Late receipt of orders from higher authorities and changes in unit compositions adversely affected an orderly development of the pre-invasion process. For example, General Walker, the 36th Division commander, was less worried about the comfort of his troops aboard ship than about getting his units on shore in the proper order and with proper equipment. Yet naval regulations, and probably safety measures, restricted the number of men and the amount of equipment he could load aboard specific vessels. Having settled his loading plans, he then received word from General Clark directing him to make place for additional noncombat equipment, visitors, and observers. He could comply only by removing a portion of the materiel he had deemed necessary to accompany the assault convoys. Reluctantly and rather uncomfortably, Walker left behind some Signal Corps equipment and some vehicles. Not long afterward, only a few days before sailing time, an air force request arrived for bombs to be carried on the decks of several ships.

Walker objected and found support among the naval authorities. The air force representative insisted. Together, Walker, a naval officer, and the air force officer brought the matter to General Eisenhower for resolution. Finding them unwilling or unable to compromise, Eisenhower sent them into the next room and ordered them to come back to him with a decision. The air force representative was quick to admit that he was outnumbered two to one.

“Men of calm dispositions after having rewritten their [loading] schedules several times,” General Walker later wrote, “became quite irritable. Men of sensitive natures became unapproachable…. I myself gave way to expressions of disgust.” During this difficult time of preparation, General Montgomery’s Eighth Army was making ready its crossing of the Strait of Messina. On the basis of intelligence reports that the Germans intended to withdraw from the toe of Italy. AFHQ expected the British to push up the Calabrian peninsula and along the west coast of Italy to the Naples area. But having never received a directive outlining the long-range course of BAYTOWN; Eighth Army planners had no clear idea of what was expected of the Eighth Army. The trouble was that Eighth Army was under 15th Army Group control, and AFHQ apparently never received the army’s detailed plans.

As a result of a lack of co-ordination, no one was entirely sure whether the army was simply to land in Calabria to open the Strait of Messina, whether after landing it was to prepare for a major advance, or whether it was to make an effort to contain the enemy in order to assist the Salerno invasion. As General Eisenhower’s chief of staff, General Smith, saw it: “‘We are confident here that the BAYTOWN attack will get ashore hut I think it will probably bog down and that some [amphibious] end runs may be required. Progress will certainly be slow because of the nature of the terrain, but the operation may attract [enemy] Divisions from the more critical area [Salerno].” How General Montgomery saw his course of action beyond the landings was unknown. The distance that separated the Eighth Army and Fifth Army assault areas prevented mutual support in the opening stages of the operations, and this fact may well have weighed heavily on General Montgomery’s mind.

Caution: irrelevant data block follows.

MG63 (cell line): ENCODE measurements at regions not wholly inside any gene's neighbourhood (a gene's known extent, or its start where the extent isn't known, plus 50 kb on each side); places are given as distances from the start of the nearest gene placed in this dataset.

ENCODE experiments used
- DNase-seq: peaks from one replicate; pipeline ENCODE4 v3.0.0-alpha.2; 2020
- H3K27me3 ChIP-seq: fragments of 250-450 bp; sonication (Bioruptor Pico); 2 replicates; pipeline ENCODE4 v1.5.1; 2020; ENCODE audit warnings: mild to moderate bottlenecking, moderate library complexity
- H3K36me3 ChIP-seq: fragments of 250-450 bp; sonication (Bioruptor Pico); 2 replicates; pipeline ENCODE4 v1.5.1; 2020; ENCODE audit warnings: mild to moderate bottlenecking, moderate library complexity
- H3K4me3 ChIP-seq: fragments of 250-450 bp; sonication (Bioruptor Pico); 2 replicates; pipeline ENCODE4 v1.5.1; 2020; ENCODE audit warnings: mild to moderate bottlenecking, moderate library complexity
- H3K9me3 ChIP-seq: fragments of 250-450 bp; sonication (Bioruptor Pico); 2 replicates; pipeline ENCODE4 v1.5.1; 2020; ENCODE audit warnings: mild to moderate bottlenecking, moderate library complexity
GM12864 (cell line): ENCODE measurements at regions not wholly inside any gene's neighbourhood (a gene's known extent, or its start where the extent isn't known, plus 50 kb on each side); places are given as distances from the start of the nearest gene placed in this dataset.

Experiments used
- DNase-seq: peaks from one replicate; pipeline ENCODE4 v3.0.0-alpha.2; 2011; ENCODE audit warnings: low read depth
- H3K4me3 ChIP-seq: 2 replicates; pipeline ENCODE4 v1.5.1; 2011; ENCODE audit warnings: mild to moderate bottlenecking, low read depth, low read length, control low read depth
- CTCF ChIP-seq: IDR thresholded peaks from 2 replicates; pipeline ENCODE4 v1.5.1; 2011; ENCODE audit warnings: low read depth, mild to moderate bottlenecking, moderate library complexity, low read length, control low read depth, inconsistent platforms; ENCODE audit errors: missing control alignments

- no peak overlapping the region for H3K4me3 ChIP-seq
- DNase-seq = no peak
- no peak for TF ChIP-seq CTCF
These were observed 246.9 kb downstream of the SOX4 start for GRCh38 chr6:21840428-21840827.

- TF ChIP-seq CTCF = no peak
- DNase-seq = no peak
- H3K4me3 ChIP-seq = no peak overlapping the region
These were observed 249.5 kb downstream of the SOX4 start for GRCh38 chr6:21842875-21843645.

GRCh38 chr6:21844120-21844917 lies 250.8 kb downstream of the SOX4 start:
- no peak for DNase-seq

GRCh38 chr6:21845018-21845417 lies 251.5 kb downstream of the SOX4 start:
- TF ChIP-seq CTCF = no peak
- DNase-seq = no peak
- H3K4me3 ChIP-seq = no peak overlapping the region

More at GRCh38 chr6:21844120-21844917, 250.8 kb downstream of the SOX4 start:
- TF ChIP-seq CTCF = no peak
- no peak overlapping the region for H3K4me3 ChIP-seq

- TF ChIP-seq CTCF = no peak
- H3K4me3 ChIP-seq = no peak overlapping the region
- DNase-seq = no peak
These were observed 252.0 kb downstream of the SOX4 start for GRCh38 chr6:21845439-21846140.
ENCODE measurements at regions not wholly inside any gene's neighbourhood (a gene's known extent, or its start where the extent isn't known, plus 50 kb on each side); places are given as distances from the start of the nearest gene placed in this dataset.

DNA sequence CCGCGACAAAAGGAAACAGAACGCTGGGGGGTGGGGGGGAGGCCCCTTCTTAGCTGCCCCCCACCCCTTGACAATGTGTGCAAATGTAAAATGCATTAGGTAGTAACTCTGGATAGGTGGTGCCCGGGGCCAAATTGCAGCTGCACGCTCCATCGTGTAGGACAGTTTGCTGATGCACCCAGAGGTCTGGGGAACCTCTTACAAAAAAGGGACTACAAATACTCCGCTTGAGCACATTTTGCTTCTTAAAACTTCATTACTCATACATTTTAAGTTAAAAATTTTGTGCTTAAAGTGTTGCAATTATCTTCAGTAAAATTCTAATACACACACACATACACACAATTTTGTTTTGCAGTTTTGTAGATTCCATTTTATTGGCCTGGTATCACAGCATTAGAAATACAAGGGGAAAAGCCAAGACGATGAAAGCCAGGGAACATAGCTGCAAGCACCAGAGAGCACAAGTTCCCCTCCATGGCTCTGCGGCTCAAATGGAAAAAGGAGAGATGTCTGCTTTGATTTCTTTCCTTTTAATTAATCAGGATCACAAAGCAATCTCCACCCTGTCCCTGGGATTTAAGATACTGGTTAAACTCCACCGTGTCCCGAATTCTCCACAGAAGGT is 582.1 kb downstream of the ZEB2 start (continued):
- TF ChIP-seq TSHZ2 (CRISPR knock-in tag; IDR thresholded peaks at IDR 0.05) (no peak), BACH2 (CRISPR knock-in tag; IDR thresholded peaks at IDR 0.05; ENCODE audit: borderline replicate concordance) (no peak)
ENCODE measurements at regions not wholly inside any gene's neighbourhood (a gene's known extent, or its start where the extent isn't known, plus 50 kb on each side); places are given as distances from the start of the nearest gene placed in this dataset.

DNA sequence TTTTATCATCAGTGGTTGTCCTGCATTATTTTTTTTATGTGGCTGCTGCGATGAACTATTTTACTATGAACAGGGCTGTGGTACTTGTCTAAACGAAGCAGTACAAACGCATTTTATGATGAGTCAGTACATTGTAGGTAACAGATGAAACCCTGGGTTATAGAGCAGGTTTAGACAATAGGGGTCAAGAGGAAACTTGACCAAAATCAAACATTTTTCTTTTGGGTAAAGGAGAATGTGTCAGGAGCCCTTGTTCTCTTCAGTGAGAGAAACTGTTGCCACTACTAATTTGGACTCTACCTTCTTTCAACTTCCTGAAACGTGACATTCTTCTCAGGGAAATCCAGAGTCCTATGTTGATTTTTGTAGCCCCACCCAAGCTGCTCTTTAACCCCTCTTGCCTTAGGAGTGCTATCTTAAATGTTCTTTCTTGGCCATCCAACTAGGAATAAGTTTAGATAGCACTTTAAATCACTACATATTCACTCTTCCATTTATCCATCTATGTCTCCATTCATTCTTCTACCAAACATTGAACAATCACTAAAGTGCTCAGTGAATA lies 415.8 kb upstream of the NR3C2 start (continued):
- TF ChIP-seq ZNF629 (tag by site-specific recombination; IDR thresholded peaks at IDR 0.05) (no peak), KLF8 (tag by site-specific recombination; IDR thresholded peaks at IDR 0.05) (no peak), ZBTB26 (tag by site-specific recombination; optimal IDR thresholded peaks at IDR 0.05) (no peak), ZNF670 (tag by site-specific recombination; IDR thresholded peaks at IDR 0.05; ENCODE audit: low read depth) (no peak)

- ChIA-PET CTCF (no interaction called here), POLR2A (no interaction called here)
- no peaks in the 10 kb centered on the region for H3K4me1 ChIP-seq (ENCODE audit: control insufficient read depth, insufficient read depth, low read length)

A new development early in September affected the final invasion plans for southern Italy. During the surrender negotiations, the Italian Government offered to open to the Allies the ports of Taranto, in the heel, and Brindisi, on the east coast. Few Germans were in Apulia and they were expected to withdraw. To take advantage of this opportunity, General Eisenhower hastily planned an operation code-named SLAPSTICK to move the British 1st Airborne Division and a limited amount of equipment into Taranto on warships just as soon as the Italian capitulation took effect and the Italian Fleet surrendered. The troops were to open the port and set up minimum air defenses. Eventually, additional forces would be brought into the heel to seize ports on the east coast.

Unless an untoward event at the very last moment provoked cancellation of AVALANCHE and reinstatement of the 10 Corps descent on the toe, the invasion of the Italian mainland would be a three pronged affair-BAYTOWN in the toe, AVALANCHE at Salerno, and perhaps unopposed SLAPSTICK landings at Taranto. In all calculations, the surrender of Italy, promised for the eve of the Salerno invasion, loomed large.

SOURCE: SALERNO TO CASSINO; by Martin Blumenson (United States Army Center of Military History)

World War Two: Italy; Salerno-The Plans (ISC-4)

World War Two: Italy; The Second Capitulation (3-29)